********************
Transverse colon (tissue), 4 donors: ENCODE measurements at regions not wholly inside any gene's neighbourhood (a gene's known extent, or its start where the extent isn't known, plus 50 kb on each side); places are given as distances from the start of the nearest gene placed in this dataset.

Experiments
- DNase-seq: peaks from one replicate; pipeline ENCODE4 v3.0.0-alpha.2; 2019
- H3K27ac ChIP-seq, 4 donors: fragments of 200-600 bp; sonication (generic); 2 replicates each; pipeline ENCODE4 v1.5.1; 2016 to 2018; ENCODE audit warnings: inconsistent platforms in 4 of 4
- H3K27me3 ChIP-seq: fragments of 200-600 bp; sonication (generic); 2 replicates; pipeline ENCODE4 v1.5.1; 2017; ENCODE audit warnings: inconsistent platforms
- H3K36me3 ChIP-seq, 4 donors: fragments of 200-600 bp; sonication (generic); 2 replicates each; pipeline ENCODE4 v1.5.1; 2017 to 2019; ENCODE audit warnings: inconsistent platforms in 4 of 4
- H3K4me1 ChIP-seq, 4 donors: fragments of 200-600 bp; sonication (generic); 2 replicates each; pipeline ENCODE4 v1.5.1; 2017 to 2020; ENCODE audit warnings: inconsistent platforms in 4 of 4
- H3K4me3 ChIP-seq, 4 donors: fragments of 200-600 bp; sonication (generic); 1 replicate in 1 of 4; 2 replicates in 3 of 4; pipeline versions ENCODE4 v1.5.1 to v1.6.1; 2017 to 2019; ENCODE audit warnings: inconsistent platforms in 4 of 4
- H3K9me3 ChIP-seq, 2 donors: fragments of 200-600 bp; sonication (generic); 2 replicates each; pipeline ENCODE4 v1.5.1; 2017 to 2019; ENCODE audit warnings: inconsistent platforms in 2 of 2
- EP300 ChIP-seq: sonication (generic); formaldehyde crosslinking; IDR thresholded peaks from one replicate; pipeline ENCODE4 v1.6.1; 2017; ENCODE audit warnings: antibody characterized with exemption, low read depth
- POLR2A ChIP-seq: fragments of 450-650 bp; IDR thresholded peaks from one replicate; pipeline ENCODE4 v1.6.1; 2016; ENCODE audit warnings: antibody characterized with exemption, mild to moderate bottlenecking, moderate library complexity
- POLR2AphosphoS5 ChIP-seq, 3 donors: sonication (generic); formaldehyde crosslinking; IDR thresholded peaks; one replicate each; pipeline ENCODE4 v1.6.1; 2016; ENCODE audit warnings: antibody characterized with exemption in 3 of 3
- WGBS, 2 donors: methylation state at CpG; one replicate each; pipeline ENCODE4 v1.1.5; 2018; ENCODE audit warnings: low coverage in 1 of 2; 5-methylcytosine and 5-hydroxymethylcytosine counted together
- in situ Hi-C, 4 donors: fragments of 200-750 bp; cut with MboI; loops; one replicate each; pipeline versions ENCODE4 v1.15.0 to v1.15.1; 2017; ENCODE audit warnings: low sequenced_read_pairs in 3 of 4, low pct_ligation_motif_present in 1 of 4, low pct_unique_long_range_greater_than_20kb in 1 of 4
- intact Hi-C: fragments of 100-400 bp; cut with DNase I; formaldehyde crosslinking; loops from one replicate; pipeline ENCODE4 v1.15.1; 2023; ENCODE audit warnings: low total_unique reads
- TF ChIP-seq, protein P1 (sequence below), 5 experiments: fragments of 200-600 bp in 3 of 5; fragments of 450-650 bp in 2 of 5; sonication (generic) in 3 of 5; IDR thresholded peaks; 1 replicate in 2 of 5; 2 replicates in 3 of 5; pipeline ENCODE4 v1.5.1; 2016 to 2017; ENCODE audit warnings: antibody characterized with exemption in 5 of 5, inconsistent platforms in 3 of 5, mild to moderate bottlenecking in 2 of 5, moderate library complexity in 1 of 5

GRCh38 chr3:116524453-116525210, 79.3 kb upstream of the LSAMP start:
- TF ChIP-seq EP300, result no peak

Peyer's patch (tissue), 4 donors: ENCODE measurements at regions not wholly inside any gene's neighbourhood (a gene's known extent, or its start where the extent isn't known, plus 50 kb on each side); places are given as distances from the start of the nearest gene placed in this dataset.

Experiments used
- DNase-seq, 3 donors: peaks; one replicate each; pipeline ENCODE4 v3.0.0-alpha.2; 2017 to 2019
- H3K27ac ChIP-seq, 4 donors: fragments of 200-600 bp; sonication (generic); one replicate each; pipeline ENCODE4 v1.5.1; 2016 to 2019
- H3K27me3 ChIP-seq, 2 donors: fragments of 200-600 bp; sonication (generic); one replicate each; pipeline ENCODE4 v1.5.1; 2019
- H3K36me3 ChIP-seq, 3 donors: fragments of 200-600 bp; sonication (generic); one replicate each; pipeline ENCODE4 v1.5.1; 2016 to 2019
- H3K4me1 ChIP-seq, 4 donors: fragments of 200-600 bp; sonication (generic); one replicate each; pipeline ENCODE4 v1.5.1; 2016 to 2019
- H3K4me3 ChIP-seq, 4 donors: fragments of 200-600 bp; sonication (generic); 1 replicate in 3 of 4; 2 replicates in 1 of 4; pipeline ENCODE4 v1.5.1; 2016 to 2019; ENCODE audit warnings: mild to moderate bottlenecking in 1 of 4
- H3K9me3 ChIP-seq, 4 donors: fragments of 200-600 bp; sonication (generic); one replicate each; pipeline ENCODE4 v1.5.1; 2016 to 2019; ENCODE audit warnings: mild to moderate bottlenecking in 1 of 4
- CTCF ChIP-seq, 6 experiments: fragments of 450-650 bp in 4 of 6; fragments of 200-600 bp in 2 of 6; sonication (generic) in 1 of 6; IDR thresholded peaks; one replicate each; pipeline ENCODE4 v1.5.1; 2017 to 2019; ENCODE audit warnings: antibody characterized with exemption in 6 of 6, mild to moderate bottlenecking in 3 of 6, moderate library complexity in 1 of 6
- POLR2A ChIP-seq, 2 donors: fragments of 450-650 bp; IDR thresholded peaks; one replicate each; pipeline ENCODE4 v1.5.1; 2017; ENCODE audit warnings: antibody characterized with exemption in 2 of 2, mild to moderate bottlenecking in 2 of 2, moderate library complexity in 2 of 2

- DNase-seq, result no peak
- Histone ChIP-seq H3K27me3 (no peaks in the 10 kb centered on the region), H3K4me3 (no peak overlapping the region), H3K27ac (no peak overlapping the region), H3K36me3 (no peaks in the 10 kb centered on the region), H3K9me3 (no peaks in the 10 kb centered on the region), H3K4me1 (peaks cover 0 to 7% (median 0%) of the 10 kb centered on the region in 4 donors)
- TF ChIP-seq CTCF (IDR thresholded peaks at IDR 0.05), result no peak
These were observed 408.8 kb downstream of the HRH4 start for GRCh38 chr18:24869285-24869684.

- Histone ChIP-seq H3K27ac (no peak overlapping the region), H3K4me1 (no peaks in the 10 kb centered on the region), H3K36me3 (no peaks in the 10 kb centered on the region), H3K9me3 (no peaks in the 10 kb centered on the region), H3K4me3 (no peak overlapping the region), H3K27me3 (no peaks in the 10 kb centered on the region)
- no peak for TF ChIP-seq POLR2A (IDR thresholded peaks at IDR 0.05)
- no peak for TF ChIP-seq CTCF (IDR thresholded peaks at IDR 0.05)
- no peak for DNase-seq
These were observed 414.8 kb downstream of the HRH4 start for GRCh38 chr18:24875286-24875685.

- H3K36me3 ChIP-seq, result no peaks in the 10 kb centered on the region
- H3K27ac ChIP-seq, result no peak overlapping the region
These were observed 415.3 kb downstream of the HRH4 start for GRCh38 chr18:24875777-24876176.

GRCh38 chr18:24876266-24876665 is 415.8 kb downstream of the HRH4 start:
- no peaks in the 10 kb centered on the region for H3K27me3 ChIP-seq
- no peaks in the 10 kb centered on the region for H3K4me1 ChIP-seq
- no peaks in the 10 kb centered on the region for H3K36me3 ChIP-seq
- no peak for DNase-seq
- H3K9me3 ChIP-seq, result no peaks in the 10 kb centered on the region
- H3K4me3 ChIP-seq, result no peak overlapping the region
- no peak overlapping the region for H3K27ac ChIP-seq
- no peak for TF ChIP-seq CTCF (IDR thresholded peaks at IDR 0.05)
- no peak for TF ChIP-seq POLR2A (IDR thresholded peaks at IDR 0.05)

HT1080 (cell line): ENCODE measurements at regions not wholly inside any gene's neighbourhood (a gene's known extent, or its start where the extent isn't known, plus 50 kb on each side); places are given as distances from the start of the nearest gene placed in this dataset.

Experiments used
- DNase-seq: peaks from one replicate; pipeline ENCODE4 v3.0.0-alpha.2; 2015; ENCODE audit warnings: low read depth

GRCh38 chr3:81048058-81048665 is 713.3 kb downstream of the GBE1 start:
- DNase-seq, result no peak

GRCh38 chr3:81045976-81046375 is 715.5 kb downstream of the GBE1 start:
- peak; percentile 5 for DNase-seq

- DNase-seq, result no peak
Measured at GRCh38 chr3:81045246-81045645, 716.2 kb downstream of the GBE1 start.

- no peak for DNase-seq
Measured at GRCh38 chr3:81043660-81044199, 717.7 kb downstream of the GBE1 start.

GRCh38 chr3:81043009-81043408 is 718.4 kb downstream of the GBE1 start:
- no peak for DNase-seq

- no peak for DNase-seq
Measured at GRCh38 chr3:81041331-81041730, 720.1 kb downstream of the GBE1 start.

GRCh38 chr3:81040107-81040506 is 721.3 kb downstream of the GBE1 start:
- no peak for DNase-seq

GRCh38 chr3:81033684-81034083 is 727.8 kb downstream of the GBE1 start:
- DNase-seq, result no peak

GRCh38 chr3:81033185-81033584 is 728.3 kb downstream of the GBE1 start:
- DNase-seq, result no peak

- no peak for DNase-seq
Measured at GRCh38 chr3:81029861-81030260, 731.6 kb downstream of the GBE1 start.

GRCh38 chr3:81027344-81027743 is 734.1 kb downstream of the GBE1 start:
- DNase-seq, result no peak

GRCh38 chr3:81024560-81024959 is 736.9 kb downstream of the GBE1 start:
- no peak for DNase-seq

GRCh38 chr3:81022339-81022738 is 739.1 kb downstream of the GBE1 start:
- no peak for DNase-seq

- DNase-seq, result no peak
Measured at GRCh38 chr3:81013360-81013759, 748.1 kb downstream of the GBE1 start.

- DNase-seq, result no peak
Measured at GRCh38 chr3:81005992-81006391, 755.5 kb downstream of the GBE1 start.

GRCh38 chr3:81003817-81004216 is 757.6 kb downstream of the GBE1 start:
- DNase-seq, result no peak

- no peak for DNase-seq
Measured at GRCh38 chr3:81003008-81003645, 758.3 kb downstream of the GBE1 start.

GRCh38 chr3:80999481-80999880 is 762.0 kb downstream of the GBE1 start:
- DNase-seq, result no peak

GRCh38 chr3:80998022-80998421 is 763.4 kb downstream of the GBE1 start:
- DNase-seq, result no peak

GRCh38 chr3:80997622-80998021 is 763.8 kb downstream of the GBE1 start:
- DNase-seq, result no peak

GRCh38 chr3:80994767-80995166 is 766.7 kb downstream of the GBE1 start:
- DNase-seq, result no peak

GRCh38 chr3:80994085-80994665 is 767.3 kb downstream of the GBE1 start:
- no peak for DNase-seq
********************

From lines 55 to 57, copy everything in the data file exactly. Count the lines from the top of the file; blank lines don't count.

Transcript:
GRCh38 chr3:81048058-81048665 is 713.3 kb downstream of the GBE1 start:
- DNase-seq, result no peak

GRCh38 chr3:81045976-81046375 is 715.5 kb downstream of the GBE1 start: